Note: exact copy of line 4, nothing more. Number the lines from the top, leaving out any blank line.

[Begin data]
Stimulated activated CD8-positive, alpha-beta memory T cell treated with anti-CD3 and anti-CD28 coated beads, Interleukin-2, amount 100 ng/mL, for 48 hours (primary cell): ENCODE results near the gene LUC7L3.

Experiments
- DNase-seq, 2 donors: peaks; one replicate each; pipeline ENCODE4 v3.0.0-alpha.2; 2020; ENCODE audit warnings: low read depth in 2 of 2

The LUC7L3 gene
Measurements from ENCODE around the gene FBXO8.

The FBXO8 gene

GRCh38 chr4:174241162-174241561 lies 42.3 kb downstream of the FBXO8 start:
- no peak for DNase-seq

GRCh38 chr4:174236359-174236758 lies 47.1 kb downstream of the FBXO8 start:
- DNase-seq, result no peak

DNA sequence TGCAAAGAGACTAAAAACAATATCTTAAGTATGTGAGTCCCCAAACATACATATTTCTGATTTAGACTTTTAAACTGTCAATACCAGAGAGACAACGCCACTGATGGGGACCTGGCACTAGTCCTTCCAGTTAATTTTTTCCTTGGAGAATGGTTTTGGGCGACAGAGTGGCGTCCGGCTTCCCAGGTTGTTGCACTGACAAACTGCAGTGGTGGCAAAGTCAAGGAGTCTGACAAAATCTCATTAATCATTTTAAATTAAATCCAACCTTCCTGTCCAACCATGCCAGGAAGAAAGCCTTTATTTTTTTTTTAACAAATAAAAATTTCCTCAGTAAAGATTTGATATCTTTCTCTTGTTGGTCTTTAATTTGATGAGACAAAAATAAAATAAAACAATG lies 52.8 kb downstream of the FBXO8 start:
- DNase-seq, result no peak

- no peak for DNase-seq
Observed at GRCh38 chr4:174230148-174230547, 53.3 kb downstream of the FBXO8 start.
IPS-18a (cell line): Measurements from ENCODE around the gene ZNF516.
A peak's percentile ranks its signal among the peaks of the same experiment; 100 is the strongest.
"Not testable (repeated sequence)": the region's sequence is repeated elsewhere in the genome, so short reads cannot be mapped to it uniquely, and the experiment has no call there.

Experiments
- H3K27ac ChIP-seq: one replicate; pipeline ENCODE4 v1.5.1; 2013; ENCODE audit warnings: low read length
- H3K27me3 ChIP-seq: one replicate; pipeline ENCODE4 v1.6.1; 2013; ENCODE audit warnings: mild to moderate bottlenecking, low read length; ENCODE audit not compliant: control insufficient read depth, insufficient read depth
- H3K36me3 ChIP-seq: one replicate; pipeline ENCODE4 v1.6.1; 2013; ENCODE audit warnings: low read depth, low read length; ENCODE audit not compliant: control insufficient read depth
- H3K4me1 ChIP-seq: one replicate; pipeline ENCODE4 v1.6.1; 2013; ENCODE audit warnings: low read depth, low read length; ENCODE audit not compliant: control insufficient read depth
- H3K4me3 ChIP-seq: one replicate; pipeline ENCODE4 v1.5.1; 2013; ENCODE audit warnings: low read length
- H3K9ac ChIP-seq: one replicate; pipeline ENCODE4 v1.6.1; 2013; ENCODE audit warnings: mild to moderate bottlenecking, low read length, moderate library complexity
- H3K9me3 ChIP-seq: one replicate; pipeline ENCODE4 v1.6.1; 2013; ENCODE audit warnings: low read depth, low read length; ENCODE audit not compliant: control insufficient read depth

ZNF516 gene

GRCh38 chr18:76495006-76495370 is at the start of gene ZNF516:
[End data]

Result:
The LUC7L3 gene